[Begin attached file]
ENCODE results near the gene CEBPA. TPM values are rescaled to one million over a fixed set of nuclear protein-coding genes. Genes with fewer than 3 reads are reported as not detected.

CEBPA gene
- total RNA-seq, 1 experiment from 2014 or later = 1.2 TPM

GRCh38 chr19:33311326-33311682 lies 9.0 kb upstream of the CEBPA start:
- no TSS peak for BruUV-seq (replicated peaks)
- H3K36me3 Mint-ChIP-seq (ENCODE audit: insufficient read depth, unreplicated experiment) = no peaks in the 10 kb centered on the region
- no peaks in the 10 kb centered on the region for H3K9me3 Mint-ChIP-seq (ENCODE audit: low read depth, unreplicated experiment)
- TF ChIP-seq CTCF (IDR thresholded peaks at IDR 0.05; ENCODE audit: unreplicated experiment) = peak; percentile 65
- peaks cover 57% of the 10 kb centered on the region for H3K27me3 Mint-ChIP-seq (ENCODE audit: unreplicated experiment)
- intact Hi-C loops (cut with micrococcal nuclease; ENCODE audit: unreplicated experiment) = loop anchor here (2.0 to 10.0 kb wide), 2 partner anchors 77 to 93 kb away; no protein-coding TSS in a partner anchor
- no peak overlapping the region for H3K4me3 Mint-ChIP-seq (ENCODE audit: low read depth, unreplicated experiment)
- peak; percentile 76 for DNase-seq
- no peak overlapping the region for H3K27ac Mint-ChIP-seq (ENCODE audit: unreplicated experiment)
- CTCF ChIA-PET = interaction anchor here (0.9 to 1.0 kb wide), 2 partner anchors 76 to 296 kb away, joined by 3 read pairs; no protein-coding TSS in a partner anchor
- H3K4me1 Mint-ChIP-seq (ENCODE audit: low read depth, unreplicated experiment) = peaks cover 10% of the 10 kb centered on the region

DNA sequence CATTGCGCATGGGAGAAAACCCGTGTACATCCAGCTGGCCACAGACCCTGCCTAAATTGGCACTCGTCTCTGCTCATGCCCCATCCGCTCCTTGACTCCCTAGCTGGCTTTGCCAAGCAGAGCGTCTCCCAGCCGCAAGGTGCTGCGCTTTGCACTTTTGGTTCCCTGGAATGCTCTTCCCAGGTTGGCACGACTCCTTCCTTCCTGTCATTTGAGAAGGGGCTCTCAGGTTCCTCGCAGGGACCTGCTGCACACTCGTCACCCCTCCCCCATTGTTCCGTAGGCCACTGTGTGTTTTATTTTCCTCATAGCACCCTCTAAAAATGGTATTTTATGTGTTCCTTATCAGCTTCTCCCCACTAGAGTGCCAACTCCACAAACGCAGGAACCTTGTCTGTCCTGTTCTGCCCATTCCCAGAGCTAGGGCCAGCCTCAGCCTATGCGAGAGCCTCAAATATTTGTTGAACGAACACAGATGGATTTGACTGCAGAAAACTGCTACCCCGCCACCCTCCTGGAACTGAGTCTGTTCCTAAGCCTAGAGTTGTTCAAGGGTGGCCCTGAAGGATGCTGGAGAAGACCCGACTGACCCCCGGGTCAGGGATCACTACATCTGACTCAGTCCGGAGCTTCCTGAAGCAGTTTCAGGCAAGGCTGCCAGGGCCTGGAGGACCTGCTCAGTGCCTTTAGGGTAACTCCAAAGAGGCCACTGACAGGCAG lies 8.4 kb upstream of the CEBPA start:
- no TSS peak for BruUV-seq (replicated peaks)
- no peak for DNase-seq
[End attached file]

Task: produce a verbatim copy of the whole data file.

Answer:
ENCODE results near the gene CEBPA. TPM values are rescaled to one million over a fixed set of nuclear protein-coding genes. Genes with fewer than 3 reads are reported as not detected.

CEBPA gene
- total RNA-seq, 1 experiment from 2014 or later = 1.2 TPM

GRCh38 chr19:33311326-33311682 lies 9.0 kb upstream of the CEBPA start:
- no TSS peak for BruUV-seq (replicated peaks)
- H3K36me3 Mint-ChIP-seq (ENCODE audit: insufficient read depth, unreplicated experiment) = no peaks in the 10 kb centered on the region
- no peaks in the 10 kb centered on the region for H3K9me3 Mint-ChIP-seq (ENCODE audit: low read depth, unreplicated experiment)
- TF ChIP-seq CTCF (IDR thresholded peaks at IDR 0.05; ENCODE audit: unreplicated experiment) = peak; percentile 65
- peaks cover 57% of the 10 kb centered on the region for H3K27me3 Mint-ChIP-seq (ENCODE audit: unreplicated experiment)
- intact Hi-C loops (cut with micrococcal nuclease; ENCODE audit: unreplicated experiment) = loop anchor here (2.0 to 10.0 kb wide), 2 partner anchors 77 to 93 kb away; no protein-coding TSS in a partner anchor
- no peak overlapping the region for H3K4me3 Mint-ChIP-seq (ENCODE audit: low read depth, unreplicated experiment)
- peak; percentile 76 for DNase-seq
- no peak overlapping the region for H3K27ac Mint-ChIP-seq (ENCODE audit: unreplicated experiment)
- CTCF ChIA-PET = interaction anchor here (0.9 to 1.0 kb wide), 2 partner anchors 76 to 296 kb away, joined by 3 read pairs; no protein-coding TSS in a partner anchor
- H3K4me1 Mint-ChIP-seq (ENCODE audit: low read depth, unreplicated experiment) = peaks cover 10% of the 10 kb centered on the region

DNA sequence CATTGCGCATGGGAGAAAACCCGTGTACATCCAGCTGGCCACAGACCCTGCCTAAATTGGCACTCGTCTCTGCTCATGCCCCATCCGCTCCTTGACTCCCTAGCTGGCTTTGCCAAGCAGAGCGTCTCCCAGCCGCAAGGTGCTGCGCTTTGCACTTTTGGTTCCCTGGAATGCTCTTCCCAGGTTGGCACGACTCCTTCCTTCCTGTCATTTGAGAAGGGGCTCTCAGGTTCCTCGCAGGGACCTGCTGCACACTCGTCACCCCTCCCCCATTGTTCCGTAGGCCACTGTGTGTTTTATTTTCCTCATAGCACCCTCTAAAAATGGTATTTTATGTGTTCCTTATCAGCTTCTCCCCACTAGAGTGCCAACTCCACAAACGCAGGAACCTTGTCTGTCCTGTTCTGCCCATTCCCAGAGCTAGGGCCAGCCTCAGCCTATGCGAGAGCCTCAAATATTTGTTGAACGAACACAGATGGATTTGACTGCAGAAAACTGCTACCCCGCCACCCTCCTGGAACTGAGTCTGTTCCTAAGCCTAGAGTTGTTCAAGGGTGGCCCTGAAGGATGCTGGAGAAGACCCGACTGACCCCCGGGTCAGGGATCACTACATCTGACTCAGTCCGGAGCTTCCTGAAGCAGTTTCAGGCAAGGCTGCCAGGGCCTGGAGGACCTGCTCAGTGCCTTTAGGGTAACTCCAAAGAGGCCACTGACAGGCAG lies 8.4 kb upstream of the CEBPA start:
- no TSS peak for BruUV-seq (replicated peaks)
- no peak for DNase-seq